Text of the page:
How do you hope to pursue your interest in professional sports, and social justice and human rights issues, as you move forward in your career?

My interests are definitely all over the place but I think the diversity of them allows me to not be set on doing one type of work. The one thing that ties them together is an element of gender dynamics. For professional sports, I love watching and supporting women’s sports and if I were to pursue a career in professional sports, I’d want to work to advance women’s sports. 

As for social justice and human rights issues, the issues I care a lot about are women’s issues. Recently, I’ve been more interested in the biomedical aspects of women’s issues, particularly how medical data can be biased towards cis-gendered men. Moving forward in my career, I am interested in pursuing a career in biostatistics or working with biomedical data that focuses on women and non-binary individuals, to ensure that there is fair representation of every gender in the biomedical field. 

What is your favorite class in the DSAN program so far?

As an accelerated student, I’ve had a bit of a different path than non-accelerated students, so I’ve only taken two DSAN classes: DSAN 5000 and DSAN 5100. I think out of the two, my favorite so far has been DSAN 5000 because of how much progress I got to see myself make in the course of a semester. I started out knowing close to nothing, and by the end of the semester, I ended up producing a project I was proud of. The DSAN 5000 project is one that helps you to look back on all the skills that you’ve developed over the course of the semester, so it was a great first class to start with for me to stay encouraged. 

Any advice you’d give prospective students?

Be patient with yourself as you learn. I got really frustrated to begin with because my assignments were taking much longer than I thought they would, and because I didn’t understand as quickly as I wanted to. Data science, particularly the coding aspects of it, is something that takes practice and a determination to succeed when the code doesn’t work out quite right. Patience, both with yourself and with your computer, as well as starting assignments as early as possible, will help you succeed.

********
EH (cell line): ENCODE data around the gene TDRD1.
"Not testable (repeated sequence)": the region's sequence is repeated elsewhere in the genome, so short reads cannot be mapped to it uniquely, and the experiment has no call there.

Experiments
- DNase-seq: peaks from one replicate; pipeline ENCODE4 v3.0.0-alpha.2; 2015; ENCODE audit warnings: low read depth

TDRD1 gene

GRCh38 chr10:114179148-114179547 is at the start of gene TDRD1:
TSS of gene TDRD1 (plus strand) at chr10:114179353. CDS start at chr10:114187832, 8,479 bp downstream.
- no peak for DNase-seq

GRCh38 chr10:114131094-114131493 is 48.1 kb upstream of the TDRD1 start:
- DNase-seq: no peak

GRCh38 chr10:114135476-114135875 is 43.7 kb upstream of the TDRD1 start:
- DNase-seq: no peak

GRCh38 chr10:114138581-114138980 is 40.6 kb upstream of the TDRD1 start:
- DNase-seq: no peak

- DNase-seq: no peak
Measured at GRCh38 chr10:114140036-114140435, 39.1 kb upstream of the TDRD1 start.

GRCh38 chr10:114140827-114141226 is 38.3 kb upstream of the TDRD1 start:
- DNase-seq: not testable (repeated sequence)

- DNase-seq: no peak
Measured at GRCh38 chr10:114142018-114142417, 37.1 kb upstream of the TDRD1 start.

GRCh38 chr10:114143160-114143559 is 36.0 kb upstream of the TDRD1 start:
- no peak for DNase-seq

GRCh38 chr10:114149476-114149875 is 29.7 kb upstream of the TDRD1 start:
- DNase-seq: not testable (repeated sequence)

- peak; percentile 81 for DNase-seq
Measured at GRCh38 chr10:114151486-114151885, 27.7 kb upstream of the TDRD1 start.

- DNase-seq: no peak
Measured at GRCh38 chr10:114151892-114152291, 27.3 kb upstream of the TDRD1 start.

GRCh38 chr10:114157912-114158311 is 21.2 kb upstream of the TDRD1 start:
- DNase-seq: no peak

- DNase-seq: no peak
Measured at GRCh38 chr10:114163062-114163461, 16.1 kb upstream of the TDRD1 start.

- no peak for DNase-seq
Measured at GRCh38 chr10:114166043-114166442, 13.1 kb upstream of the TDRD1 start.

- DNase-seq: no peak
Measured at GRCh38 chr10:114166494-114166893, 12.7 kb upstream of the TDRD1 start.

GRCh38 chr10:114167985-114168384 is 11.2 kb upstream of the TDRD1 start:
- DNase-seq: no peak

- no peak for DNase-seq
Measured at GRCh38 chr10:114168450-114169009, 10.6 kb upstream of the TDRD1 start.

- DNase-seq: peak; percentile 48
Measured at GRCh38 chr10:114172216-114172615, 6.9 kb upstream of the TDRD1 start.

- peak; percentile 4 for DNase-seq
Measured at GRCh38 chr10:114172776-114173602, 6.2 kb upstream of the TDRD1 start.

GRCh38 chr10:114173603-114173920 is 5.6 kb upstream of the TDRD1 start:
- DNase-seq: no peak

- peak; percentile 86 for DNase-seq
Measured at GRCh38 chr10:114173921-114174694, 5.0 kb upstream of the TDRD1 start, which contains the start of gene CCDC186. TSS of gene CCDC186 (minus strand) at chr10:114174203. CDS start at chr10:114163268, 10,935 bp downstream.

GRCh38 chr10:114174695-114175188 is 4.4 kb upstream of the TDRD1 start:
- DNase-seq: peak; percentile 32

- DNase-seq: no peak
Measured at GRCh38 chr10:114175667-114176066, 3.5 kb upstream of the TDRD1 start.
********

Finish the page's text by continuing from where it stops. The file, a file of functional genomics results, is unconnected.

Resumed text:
What would people be surprised to learn about you? 

A lot of people would be surprised to know that I spent all of my life in Asia before moving to the United States for university and that I speak fluent Mandarin! My family has lived and currently live in Hong Kong and we spent a number of years in Singapore too. Mandarin was always in my schooling, starting from the age of 4 when I started pre-school, so being able to speak it is immensely important to me. Growing up there and getting to call these two places my home has been and will continue to be the greatest privilege of my life. 

Favorite way to spend your free time?

The thing I look forward to the most in my free time is reading. I spend most of my breaks doing that. I always read a copious amount of books over school holidays, I think I read 8 over last winter break and read four in four days over spring break. I also love buying books but have forced myself to pause until my reading can catch up with my buying. Apart from reading, I dance a lot! I am on two dance teams at Georgetown: Ritmo y Sabor, a Latin dance team which I co-direct, and Groove Theory, a hip-hop team. I’ve been dancing since I was a little girl but the most fun I’ve had in my dance career has been at Georgetown. I’ve also recently taught myself how to crochet which has been very fun, I have just finished my first two projects which was a headband for myself and another for my sister!

If you could have any superpower what would it be, and why?

If I had a superpower, I would definitely want to speak every language. I always find myself wishing that I could speak more languages to be able to understand and to connect with more people. I think I’d also enjoy shocking people by speaking the language. No one looking at me would assume I speak Mandarin so it’s really funny to me to watch people’s reactions to them when I respond to them in Mandarin.